The UK and US have a fair number of beneficial economic releases lined up for the holiday-trimmed week, although whether they will be enough to trigger volatility in trading in the Pound – US Dollar currency pair is left to be seen. Earlier today, UK’s GfK consumer confidence index surprisingly rose for December, defying investor expectations of a steady reading. Additionally, the just out figures indicated a higher than expected rise in UK public sector borrowing excluding banks for November, delivering bad news for the UK Chancellor. In the session ahead, a revised set of third quarter GDP figures will take the spotlight in the US.

In Europe, the GfK group’s forward looking consumer sentiment index in Germany pointed upwards again for January after an extended period of decline.

Pound Sterling – UK Markets

Trading in the Pound – US Dollar currency pair since yesterday has already started showing signs of a holiday thinned week but for Sterling investors, today’s UK economic releases might have stirred some interest. Earlier today, GfK survey showed that UK consumers were more upbeat in December and its monthly household sentiment index had a positive score throughout the year, indicating strong consumer confidence on the back of falling unemployment and wage growth. However, their optimism about the economy for the next 12 months was left unchanged at its lowest level since July 2013. As consumers remain less confident about the economic outlook, they become less inclined to make a large purchase. Going forward, tomorrow’s revised UK GDP data will confirm whether economic growth stagnated in the third quarter.

Separately, the just out UK government’s net borrowing statistics added to disappointment from last month as public sector credit grew more than expected for November, partly aided by huge fines of around £1.1 billion paid by financial institutions.

US Dollar – US Markets

The US Dollar is trading in a tight range against the Euro and the Pound this morning as trading remains subdued ahead of the Christmas break on Friday. However, a slew of key economic indicators including GDP and inflation data will be out in the US later today, which will be eyed for further cues on the gradual path of tightening the Federal Reserve (Fed) could adapt in the next year. A revised set of US third quarter GDP is expected to deviate downwards from its previous look, putting the annualised growth rate at 1.9% compared with 2.1% estimated previously. Also, a sharp decline in oil prices could heavily weigh on the personal consumption expenditure index for the third quarter. Market participants will also watch out for house price and existing home sales data to gauge the health of the US residential market.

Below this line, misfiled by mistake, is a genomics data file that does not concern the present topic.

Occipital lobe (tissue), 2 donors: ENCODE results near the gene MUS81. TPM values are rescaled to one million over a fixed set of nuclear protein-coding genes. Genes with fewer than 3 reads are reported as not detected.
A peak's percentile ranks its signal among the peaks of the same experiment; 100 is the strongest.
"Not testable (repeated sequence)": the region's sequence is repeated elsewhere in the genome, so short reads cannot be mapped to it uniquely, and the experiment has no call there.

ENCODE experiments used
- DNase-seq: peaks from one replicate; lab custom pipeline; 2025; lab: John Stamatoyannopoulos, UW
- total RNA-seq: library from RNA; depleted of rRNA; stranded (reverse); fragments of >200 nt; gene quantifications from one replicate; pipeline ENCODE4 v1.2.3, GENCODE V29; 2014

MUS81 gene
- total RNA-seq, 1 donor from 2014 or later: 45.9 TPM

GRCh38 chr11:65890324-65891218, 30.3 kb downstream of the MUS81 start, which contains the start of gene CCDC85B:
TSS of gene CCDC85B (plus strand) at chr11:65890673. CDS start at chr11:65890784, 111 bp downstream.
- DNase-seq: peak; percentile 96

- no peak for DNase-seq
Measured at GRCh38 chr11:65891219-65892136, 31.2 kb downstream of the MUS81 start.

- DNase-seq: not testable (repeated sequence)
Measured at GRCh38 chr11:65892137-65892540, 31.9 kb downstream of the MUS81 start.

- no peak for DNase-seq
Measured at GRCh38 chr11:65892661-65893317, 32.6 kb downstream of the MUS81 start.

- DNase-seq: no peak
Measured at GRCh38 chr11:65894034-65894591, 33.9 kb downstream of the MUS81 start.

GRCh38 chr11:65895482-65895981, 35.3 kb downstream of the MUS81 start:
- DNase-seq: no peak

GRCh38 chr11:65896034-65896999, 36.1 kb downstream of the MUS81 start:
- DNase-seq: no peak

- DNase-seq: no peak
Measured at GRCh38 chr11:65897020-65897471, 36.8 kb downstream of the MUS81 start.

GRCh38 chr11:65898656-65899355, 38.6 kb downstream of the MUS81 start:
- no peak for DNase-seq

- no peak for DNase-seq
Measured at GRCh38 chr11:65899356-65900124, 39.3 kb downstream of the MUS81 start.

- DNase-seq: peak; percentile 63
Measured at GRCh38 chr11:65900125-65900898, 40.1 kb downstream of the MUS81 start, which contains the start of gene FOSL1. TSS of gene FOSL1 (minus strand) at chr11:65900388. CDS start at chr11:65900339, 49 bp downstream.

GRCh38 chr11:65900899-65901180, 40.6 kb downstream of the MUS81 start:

Yesterday, the US Dollar softened against most of its key peers after weaker than expected Chicago Fed’s national activity report signalled slowing growth across the US economy.

Euro – European Markets

Earlier today, German consumer confidence as measured by the GfK survey edged up in January for the first time since September 2015. The survey somewhat eased fears that a refugee crisis and the recent Paris terrorist attacks could hurt economic and income expectations in Germany. In addition, German import prices declined less than market consensus in November when compared to the previous month. However, the shared currency hardly moved following the release of slightly upbeat German economic data. The Euro continues to hold steady against the US Dollar this morning, having risen above the 1.09 mark in overnight trading following broad based weakness in the greenback and as markets digested Sunday’s general election results in Spain. The gains were kept in check as no party won a clear majority of parliamentary seats, triggering worries about economic reforms in the Euro zone’s fourth largest economy.

Going forward, investors will keenly monitor a revised estimate of third quarter economic growth data in France along with Italy’s industrial sales and orders tomorrow before heading for a Christmas break.

Other Currencies – Highlights

Switzerland’s trade surplus narrowed more than expected in November following slower growth in the nation’s export volumes from the previous month, according to a report by the Swiss Federal Customs Administration published earlier today. Data from other sources had previously revealed that total value of watch exports in November from a year ago had failed to exceed CHF2.0 billion, bucking the trend seen in the prior four years. It is likely that this decline in watch exports largely contributed to the losses in the overall export volumes of the nation.

The Swiss Franc hardly faltered in response to the economic data against the US Dollar today. Looking at the wider picture, the US Dollar – Swiss Franc currency pair hovers close to the parity level after it had rallied above the 1.03 mark earlier this month, before the European Central Bank’s policy announcement had curbed the US Dollar strength. However, Fed’s widely expected move to increase its benchmark interest rate last week has buoyed the greenback against its key peers for a longer term.